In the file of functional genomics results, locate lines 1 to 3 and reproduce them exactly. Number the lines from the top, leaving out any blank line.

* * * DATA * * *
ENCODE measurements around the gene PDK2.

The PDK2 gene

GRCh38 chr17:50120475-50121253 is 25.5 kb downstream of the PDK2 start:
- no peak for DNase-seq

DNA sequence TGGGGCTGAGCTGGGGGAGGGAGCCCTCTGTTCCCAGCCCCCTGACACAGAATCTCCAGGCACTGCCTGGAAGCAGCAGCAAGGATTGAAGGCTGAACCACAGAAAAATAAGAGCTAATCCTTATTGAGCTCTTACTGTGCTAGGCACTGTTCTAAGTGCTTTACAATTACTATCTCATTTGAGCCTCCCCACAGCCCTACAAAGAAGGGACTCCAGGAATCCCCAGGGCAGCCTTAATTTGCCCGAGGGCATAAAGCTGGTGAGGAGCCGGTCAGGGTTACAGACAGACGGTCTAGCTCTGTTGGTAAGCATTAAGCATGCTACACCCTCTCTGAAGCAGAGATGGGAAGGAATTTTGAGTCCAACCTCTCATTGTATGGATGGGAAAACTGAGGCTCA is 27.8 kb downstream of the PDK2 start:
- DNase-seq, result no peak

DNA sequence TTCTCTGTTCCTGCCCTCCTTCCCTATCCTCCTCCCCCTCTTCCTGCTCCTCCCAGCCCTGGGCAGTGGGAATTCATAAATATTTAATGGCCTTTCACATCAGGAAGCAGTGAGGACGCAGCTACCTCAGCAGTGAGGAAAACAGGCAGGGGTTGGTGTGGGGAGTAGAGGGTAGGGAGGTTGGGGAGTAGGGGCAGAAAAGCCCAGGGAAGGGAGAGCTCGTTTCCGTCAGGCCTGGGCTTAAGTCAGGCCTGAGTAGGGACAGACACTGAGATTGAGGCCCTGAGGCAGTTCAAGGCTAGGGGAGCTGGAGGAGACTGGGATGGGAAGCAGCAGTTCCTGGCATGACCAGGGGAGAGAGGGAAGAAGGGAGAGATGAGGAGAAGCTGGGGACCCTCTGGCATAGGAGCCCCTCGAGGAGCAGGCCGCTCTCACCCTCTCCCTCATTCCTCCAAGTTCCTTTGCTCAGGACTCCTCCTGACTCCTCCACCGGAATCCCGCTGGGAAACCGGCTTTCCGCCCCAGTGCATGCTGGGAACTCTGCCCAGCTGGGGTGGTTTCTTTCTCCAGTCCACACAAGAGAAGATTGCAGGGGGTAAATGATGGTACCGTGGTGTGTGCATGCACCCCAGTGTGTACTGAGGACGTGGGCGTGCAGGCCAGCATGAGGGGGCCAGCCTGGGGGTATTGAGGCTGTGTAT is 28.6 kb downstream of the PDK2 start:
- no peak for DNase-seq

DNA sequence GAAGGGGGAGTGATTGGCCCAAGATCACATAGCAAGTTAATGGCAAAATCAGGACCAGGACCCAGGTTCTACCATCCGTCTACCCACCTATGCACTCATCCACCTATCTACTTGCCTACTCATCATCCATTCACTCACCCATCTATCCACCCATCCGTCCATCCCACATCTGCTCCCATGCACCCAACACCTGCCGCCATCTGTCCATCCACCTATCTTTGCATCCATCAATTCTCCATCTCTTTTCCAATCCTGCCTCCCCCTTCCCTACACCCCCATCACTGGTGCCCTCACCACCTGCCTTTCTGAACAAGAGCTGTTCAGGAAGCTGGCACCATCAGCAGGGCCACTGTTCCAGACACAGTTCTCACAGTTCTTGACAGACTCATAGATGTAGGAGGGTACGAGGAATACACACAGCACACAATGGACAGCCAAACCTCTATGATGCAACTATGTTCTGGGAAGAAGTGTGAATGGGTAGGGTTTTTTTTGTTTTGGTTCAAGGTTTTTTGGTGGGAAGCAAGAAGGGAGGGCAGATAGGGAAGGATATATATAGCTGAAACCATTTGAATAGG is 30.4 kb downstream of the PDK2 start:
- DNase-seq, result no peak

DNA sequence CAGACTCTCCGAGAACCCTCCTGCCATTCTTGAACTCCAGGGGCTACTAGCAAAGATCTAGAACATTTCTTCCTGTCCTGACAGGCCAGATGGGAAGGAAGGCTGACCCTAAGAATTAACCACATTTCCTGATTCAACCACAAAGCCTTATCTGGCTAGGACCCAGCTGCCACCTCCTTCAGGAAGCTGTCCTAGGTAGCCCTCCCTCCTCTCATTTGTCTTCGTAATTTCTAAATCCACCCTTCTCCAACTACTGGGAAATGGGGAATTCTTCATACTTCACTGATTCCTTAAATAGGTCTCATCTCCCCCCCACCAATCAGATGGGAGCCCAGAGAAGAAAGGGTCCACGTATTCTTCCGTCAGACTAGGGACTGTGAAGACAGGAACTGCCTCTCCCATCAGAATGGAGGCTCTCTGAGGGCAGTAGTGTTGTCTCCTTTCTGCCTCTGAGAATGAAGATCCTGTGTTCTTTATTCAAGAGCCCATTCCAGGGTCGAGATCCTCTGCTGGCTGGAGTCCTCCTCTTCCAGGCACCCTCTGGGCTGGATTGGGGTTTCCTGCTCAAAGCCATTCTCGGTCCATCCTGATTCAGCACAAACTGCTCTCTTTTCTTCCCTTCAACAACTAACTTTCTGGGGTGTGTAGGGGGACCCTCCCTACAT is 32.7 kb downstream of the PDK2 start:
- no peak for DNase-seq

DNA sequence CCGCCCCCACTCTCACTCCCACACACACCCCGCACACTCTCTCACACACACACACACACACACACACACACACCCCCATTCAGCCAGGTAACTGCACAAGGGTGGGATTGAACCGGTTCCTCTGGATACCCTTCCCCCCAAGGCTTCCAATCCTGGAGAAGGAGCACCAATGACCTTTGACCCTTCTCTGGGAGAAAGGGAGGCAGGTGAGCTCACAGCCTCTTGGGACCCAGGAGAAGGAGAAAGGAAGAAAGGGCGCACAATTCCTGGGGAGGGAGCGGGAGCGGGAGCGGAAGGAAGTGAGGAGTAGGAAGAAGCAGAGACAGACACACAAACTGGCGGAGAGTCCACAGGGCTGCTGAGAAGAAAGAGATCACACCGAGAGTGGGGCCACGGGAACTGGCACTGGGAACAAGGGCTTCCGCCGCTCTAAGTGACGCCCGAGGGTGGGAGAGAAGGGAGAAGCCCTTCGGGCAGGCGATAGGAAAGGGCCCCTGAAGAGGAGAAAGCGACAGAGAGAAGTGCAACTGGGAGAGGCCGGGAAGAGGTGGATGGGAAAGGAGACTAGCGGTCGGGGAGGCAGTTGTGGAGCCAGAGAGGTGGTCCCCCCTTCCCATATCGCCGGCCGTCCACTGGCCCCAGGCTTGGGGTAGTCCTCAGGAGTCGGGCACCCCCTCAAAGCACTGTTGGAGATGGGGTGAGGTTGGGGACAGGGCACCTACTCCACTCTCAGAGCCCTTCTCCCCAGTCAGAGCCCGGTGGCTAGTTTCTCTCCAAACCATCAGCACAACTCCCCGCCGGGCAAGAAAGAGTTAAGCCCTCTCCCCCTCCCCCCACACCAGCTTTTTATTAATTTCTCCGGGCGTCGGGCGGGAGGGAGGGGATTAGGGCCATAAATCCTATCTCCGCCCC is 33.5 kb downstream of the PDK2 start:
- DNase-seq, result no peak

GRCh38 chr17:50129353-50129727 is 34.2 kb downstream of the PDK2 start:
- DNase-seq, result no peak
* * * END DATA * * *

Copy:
ENCODE measurements around the gene PDK2.

The PDK2 gene

GRCh38 chr17:50120475-50121253 is 25.5 kb downstream of the PDK2 start: